and state sales tax exemptions, loan programs, and grants. Find
a comprehensive state-by-state list of these programs at The Database
of State Incentives for Renewable Energy (DSIRE) www.dsireusa.org.
Zoning regulations and setback requirements
You will often need to visit your local zoning board for a conditional
use permit or a variance before erecting a wind energy system of
any size, Sagrillo said. Building good relationships—both
with local regulatory authorities and with neighbors who might hold
objections to your project—is critical, he said. Be prepared
to assuage people’s trepidations about wind power by educating
them about the benefits of renewable energy, and be ready to take
this campaign strategy to your zoning hearing, Sagrillo said. Fact
sheets that tackle common concerns such as bird kills, television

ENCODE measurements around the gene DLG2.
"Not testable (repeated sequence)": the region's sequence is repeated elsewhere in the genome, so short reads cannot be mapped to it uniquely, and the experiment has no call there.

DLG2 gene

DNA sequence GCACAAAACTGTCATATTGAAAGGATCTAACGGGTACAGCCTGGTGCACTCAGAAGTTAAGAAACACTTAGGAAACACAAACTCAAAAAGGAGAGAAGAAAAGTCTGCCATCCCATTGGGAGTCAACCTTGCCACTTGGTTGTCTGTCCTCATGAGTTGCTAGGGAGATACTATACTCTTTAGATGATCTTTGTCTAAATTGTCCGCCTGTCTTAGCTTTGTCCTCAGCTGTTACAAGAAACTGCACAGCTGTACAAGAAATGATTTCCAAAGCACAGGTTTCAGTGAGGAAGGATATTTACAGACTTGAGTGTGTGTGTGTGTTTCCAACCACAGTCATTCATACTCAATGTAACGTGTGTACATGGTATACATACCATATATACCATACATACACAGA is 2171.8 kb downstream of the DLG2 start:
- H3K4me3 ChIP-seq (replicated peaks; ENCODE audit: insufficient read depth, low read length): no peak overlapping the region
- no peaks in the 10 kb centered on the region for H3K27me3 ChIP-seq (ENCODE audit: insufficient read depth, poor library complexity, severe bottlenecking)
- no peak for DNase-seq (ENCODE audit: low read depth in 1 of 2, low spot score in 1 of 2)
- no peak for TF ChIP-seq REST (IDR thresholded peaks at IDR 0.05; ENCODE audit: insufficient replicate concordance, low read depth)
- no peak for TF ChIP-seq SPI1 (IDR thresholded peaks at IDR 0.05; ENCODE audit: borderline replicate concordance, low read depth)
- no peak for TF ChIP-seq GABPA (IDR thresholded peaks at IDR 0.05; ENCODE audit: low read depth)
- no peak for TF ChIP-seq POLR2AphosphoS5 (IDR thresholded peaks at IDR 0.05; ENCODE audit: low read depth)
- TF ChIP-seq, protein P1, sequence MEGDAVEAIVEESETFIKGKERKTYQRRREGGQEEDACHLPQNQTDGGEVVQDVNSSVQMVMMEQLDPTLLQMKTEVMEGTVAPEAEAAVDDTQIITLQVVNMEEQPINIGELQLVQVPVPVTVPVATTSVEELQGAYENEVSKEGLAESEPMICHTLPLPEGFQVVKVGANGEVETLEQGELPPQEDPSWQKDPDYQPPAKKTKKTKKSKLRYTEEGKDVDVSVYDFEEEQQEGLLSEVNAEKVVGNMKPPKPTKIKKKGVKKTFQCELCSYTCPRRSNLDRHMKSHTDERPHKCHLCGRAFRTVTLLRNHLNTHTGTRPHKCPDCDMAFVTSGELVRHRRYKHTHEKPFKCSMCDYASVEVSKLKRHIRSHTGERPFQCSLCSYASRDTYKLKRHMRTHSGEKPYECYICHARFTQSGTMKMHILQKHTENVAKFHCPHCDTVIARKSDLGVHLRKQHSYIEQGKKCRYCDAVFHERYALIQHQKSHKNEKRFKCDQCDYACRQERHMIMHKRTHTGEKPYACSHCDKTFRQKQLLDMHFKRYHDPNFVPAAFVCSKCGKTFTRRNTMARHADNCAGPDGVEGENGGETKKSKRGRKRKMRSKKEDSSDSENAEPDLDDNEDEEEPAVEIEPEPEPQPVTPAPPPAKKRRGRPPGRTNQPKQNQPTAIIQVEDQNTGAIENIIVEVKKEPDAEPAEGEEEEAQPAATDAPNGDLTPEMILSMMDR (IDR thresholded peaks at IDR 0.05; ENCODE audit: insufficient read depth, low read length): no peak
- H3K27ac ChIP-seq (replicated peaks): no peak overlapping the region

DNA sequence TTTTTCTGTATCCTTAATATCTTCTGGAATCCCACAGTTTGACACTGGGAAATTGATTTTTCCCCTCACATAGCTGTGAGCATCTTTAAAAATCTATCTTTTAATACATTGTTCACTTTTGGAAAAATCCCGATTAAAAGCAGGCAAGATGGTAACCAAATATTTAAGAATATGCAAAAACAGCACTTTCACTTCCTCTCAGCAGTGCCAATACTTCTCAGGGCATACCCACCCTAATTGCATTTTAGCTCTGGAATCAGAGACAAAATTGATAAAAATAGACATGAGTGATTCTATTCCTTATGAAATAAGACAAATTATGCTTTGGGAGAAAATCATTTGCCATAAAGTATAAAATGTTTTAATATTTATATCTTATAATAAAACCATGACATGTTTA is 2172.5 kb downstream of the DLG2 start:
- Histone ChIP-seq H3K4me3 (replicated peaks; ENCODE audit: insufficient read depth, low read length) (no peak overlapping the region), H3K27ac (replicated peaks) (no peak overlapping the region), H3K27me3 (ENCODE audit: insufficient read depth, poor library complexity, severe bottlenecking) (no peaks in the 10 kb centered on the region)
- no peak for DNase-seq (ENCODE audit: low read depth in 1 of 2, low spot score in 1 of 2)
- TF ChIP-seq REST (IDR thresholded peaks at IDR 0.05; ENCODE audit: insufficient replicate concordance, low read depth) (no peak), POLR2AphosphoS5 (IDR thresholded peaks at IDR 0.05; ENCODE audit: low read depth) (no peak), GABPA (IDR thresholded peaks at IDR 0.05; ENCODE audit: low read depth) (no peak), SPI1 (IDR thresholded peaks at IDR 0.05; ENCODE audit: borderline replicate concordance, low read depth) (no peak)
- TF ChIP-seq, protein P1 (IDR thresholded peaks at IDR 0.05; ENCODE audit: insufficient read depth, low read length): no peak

reception, property values, noise and lightning can also be a good
idea, he suggested.
A typical setback requirement assures that if a wind system topples
it remains on the owner’s property, Sagrillo said. This often
translates to a restriction that the tower not be built any closer
to the property line than a distance equal to the tower height plus
the length of one blade. (The FAA has its own restrictions concerning
tower height. Any object higher than 200 feet must be reported.
And if you are within 3.75 miles of an airport runway, you must
contact your local FAA office to see if you need to file for permission
to erect a tower of any height.)
Other objections that might come up at a zoning hearing, Sagrillo
said, might be based upon:
- Aesthetic grounds. Be ready to point out the
similarity between a wind tower and existing communications towers,
or even grain elevators and silos, he said.
- Unfair comparisons to wind farms. One farm-scale
turbine does not make a wind farm, Sagrillo asserted.
- Concerns of abandonment. While it introduced